Caresheet for Retic

Reticulated Python
“Retic”
Python Reticulatus

The reticulated python after captive breeding is considered to be a gentle, very intelligent retic. It is a large, iridescent snake that has mesmerized thousands around the world.

Origin: Asia, tropics

Experience: Not for beginner

With combination of size and temperament, it is not recommended for a beginner. Retics have been known to be more aggressive, strike easier because of being food eager, and must be handled often. No animal is at fault for being easily spooked. Continue to handle and the retic will become calmer, and a wonderful pet.

Captive Availability: High, year round

Captive Variety : 200+ varieties

Morphs: Sunfire, Clown, Albino

Adult Size: 10-20 feet, exceptional sizes up to 32 feet.  ( Python reticulatus jampeanus 10-12 feet )

Life span: 15-20 years

Caging: Because of their size, stronghold cages are required. Waterproof materials should be used if building your own to aid in sterilization. Hiding spots are essential. Cage size minimum is 6 x 3 x 3 (feet) for an adult.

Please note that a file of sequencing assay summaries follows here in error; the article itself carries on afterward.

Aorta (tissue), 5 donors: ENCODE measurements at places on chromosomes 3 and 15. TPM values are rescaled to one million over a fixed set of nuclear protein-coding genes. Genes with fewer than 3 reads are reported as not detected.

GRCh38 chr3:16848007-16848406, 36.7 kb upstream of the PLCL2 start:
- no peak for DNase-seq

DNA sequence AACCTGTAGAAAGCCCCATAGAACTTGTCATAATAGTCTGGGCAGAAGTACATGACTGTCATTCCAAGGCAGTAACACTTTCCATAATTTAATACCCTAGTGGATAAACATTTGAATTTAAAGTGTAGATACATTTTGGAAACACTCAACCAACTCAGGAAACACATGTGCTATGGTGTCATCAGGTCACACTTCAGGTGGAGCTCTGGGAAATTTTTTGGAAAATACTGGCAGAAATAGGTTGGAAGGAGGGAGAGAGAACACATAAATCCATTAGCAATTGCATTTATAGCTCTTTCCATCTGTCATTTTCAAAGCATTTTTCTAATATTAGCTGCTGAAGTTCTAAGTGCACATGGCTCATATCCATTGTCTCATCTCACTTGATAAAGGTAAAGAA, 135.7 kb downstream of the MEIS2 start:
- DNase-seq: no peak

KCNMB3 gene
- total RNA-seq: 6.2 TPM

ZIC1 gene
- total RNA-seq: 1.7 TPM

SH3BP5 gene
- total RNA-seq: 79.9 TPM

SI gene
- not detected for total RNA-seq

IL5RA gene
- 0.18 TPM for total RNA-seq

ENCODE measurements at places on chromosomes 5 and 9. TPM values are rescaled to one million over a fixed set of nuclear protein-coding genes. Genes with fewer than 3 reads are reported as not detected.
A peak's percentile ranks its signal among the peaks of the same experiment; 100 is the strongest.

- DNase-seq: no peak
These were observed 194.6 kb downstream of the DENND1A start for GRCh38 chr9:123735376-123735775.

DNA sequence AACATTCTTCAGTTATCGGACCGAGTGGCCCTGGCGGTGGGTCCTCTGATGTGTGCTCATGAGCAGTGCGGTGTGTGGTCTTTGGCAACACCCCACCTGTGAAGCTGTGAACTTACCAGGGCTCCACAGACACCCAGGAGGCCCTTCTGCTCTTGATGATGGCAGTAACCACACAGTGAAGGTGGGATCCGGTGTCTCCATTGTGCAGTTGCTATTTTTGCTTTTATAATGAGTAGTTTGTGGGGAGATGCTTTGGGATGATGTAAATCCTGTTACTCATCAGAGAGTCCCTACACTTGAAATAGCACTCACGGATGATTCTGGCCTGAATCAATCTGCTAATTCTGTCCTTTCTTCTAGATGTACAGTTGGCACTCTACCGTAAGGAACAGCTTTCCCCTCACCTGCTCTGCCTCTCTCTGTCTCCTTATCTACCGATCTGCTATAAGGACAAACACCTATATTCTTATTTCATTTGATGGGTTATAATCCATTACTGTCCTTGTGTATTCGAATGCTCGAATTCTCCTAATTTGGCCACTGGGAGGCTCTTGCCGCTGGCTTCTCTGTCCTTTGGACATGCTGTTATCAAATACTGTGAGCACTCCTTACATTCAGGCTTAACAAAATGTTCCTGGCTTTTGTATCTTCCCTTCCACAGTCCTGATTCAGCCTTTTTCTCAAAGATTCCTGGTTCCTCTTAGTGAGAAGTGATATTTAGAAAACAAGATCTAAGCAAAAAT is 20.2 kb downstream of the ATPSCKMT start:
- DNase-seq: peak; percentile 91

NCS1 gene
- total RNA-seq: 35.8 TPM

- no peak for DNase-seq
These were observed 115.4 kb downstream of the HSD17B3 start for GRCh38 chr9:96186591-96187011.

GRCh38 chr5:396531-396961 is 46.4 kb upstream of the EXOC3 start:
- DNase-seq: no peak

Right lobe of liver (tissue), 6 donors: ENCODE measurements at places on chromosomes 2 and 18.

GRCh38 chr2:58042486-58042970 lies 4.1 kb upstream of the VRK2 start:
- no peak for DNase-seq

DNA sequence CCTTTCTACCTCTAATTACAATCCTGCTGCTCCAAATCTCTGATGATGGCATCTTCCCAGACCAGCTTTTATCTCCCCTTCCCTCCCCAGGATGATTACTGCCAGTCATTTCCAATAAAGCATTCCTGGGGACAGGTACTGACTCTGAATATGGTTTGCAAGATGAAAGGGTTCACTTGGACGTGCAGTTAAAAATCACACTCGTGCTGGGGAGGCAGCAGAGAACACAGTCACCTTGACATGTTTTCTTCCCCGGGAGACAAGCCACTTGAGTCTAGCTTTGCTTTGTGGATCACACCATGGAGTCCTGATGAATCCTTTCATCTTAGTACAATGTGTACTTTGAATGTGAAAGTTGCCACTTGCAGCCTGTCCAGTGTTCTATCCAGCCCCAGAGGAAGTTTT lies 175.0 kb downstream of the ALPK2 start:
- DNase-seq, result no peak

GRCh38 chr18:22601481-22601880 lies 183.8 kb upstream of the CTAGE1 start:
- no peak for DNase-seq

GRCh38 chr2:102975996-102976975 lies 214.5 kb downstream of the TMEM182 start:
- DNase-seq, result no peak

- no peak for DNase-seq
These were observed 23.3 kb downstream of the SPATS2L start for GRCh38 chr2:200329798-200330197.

Substrate: Newspaper, aspen

Temperature: 76 F – 90 F hotspot, nighttime drop no lower than 73 F. 65% humidity, most commonly recommended.

Food: Mice, guinea, rabbit

Live food is preferred, you may be able to train for frozen/thawed food after continuous introduction. Do not overfeed as this will cause health problems (with any snake). Feed approximately 1 time a week. As the snake grows, you will need to move out to 7-10 days. Consider the size of the thickets part of the body when determining prey. Do not handle for at least 24 hours after feeding.

Water: Clean water always needed, dish doesn’t need to be large enough to soak in.

Strike: Retics are common to look for food constantly, and best to acclimate handling by showing it is not being fed. Consider tap training your snake (tapping lightly with a soft object on the head when handling) to help the snake identify handling versus feeding time.